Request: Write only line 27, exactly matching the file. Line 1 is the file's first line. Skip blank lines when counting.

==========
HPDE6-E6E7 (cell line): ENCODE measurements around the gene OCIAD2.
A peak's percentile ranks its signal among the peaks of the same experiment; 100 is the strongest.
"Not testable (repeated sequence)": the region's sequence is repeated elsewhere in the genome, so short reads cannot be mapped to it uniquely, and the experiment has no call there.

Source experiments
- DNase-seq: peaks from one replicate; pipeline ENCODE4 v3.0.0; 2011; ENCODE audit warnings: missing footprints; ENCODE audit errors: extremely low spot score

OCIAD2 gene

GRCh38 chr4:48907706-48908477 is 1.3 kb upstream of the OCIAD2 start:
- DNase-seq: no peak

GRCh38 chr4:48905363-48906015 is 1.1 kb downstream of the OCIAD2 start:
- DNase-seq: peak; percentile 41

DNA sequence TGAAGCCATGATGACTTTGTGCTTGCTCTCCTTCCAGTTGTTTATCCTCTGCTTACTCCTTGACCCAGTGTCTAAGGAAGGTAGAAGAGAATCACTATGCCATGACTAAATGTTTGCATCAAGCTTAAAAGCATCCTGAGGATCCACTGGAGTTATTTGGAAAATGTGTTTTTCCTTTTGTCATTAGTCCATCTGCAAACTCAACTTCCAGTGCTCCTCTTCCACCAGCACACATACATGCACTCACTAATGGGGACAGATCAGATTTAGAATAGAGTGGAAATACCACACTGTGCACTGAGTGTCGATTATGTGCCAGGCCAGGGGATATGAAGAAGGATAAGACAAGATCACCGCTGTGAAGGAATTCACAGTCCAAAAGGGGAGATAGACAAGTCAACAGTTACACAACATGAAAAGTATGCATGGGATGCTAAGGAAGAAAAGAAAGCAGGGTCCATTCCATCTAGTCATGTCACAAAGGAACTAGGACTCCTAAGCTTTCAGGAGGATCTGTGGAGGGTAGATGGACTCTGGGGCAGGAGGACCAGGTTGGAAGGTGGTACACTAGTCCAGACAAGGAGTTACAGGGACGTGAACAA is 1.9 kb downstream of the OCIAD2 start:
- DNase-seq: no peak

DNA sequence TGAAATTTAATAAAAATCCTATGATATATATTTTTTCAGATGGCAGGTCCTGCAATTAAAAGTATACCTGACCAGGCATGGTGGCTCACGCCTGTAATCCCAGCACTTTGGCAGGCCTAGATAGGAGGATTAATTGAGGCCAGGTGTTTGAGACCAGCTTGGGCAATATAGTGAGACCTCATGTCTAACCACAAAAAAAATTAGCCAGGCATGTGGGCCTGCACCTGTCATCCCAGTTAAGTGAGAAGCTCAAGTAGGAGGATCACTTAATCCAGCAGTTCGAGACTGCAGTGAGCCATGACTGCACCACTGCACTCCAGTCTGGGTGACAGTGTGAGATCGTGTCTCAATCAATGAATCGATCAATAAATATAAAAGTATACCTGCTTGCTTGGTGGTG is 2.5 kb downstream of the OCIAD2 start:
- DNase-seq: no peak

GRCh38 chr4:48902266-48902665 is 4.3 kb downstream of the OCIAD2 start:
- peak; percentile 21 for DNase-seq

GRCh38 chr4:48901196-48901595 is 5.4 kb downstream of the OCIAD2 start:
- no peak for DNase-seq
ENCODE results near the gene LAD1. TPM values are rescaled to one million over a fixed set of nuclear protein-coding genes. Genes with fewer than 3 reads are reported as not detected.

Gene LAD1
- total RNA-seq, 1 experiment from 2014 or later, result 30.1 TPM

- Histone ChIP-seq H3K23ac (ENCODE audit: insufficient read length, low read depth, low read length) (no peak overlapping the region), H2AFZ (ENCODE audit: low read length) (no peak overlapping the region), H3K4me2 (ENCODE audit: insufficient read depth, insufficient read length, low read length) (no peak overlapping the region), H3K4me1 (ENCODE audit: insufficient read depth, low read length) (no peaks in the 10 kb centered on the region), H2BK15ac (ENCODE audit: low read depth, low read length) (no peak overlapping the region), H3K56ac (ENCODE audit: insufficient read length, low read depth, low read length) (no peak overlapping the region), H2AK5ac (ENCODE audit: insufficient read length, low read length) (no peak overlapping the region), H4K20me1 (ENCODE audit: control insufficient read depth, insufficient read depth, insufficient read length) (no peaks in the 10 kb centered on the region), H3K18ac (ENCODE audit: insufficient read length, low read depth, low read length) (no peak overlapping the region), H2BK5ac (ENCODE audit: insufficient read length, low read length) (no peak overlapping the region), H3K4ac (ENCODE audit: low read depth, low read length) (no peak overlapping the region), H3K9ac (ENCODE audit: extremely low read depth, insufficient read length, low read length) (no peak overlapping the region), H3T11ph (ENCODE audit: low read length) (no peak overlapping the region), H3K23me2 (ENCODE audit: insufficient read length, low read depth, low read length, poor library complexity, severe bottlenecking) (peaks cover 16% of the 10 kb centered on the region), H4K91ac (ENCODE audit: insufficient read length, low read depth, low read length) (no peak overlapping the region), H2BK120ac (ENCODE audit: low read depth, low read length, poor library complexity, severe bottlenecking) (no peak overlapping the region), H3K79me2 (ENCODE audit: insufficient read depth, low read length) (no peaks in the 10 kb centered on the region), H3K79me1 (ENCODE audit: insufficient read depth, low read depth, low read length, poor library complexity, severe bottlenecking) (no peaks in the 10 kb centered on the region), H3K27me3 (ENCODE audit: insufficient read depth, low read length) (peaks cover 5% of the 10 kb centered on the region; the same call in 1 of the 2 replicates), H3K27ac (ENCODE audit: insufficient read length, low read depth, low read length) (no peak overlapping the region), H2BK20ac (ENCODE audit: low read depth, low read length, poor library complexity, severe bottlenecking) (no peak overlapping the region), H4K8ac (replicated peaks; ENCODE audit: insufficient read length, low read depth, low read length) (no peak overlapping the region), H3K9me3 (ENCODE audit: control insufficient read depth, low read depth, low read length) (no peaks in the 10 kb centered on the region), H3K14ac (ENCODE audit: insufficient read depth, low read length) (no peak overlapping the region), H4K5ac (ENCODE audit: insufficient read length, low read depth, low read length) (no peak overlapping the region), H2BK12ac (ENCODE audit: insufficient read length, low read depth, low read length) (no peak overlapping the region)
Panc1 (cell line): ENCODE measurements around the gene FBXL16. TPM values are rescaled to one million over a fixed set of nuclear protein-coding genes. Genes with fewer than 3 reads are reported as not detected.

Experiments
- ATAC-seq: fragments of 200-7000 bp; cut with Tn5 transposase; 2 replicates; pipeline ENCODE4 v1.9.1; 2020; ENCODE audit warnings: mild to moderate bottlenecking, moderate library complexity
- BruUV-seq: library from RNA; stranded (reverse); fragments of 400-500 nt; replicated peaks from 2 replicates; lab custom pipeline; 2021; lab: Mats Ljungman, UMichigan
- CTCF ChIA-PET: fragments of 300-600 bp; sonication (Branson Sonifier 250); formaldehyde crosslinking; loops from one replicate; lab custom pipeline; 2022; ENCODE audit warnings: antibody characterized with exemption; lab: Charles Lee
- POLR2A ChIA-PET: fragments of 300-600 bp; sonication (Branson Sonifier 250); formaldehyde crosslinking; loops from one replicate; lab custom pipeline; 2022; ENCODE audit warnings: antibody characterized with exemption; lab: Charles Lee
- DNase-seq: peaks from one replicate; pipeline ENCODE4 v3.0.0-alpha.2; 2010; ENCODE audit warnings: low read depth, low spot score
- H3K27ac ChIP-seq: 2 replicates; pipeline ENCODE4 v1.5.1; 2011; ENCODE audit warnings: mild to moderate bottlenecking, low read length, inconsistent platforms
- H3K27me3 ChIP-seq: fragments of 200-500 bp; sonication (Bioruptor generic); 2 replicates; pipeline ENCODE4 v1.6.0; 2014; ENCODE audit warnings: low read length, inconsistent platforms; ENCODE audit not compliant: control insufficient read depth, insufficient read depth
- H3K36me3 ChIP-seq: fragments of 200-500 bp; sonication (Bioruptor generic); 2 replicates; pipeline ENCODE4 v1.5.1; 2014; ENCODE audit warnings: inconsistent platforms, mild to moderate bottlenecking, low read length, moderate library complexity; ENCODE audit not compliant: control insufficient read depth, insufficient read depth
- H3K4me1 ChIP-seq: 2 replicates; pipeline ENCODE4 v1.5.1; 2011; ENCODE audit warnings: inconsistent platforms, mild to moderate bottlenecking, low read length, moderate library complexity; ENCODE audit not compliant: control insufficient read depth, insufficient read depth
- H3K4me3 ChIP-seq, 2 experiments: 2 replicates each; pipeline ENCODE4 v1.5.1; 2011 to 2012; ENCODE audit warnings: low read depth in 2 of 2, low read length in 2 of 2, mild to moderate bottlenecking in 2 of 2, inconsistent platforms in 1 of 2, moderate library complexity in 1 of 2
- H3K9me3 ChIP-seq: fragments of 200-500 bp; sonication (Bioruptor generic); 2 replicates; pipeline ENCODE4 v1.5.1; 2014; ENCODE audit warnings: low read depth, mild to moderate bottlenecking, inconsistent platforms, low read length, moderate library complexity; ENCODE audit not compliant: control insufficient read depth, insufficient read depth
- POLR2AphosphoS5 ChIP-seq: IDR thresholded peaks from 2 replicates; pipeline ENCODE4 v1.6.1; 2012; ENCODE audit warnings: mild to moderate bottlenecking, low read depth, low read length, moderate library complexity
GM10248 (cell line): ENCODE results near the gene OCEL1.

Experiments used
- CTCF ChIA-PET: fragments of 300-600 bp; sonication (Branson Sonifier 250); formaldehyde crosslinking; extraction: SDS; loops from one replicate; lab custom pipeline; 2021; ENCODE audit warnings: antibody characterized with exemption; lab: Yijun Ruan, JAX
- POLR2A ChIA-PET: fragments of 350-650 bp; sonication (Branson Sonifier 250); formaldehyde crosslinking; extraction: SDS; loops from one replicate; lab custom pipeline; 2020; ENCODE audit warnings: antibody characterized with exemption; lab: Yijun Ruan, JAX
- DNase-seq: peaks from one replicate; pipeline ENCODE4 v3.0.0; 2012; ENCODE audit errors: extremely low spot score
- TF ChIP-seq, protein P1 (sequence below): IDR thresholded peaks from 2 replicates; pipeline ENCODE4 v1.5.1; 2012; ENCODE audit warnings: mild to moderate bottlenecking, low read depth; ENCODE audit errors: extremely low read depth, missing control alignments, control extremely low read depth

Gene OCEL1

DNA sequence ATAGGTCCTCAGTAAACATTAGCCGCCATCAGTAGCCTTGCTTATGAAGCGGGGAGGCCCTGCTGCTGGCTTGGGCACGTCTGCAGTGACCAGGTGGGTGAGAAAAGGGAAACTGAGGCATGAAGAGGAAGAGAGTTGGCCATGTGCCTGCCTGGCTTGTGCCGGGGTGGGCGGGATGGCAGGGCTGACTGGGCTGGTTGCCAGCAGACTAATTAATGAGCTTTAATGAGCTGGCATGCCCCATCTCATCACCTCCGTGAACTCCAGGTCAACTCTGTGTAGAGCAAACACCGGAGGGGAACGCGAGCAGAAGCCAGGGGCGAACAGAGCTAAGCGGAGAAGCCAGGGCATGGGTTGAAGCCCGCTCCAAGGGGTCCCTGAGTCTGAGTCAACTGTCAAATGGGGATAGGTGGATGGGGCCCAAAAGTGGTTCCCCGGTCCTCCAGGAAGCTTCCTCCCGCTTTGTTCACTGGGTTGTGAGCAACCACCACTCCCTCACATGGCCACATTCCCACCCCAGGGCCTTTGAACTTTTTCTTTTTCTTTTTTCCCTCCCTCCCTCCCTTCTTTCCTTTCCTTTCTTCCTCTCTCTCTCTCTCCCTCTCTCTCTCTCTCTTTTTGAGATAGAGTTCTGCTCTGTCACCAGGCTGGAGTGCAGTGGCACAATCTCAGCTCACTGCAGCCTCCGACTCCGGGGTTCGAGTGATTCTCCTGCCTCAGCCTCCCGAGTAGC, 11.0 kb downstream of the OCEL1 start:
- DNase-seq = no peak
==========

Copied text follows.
- CTCF ChIA-PET: fragments of 300-600 bp; sonication (Branson Sonifier 250); formaldehyde crosslinking; loops from one replicate; lab custom pipeline; 2022; ENCODE audit warnings: antibody characterized with exemption; lab: Charles Lee